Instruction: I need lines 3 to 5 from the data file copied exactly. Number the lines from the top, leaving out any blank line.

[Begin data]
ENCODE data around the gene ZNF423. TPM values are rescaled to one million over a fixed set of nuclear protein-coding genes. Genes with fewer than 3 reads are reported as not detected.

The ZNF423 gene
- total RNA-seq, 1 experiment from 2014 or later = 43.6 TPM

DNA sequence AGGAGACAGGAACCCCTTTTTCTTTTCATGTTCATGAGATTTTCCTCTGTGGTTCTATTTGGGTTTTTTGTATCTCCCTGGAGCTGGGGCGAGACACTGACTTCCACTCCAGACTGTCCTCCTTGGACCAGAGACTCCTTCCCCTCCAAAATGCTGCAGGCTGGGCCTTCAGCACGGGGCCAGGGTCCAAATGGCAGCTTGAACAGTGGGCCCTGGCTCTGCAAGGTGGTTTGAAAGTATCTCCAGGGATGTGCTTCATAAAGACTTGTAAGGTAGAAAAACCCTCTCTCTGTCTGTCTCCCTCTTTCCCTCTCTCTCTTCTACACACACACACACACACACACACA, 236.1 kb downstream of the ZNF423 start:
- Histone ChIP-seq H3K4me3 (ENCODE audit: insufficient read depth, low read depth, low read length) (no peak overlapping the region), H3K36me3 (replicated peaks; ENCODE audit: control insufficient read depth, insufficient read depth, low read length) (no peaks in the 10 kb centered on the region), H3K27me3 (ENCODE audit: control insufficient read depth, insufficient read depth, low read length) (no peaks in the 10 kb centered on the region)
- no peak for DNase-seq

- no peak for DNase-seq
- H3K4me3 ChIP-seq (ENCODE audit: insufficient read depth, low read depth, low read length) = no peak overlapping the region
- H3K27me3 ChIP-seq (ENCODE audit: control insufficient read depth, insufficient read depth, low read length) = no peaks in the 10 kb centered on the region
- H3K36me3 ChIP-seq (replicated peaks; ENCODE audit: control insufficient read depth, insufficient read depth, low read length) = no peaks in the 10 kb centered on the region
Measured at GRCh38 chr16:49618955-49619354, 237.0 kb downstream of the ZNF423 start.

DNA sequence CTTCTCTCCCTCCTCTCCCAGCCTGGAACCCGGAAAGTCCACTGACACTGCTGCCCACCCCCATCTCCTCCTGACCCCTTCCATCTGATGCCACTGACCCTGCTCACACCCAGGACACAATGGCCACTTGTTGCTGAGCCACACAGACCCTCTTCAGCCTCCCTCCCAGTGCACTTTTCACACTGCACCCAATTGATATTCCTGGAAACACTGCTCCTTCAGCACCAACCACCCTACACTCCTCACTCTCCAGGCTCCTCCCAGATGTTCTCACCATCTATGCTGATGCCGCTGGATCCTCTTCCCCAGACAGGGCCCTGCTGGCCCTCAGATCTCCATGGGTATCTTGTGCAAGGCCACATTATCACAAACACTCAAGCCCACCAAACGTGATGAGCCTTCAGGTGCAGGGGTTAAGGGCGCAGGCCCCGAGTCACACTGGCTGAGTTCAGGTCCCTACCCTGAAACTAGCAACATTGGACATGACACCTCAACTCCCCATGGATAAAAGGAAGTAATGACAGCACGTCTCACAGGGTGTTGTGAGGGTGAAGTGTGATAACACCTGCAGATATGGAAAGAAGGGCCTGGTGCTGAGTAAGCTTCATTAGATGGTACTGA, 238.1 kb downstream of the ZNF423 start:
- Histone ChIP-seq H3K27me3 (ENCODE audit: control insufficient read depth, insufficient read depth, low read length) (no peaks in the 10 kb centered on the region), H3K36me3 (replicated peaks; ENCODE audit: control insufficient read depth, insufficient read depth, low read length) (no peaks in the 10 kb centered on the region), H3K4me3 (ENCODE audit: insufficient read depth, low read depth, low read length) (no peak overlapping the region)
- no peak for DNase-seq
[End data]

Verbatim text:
- total RNA-seq, 1 experiment from 2014 or later = 43.6 TPM

DNA sequence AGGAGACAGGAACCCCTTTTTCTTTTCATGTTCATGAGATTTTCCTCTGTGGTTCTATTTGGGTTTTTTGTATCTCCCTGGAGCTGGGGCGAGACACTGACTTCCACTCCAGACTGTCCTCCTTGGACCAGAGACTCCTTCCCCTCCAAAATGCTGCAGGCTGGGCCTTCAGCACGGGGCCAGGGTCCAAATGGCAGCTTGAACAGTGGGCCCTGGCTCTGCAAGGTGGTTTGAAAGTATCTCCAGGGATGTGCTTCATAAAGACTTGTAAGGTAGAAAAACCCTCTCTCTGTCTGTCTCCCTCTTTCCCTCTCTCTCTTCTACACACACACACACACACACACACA, 236.1 kb downstream of the ZNF423 start:
- Histone ChIP-seq H3K4me3 (ENCODE audit: insufficient read depth, low read depth, low read length) (no peak overlapping the region), H3K36me3 (replicated peaks; ENCODE audit: control insufficient read depth, insufficient read depth, low read length) (no peaks in the 10 kb centered on the region), H3K27me3 (ENCODE audit: control insufficient read depth, insufficient read depth, low read length) (no peaks in the 10 kb centered on the region)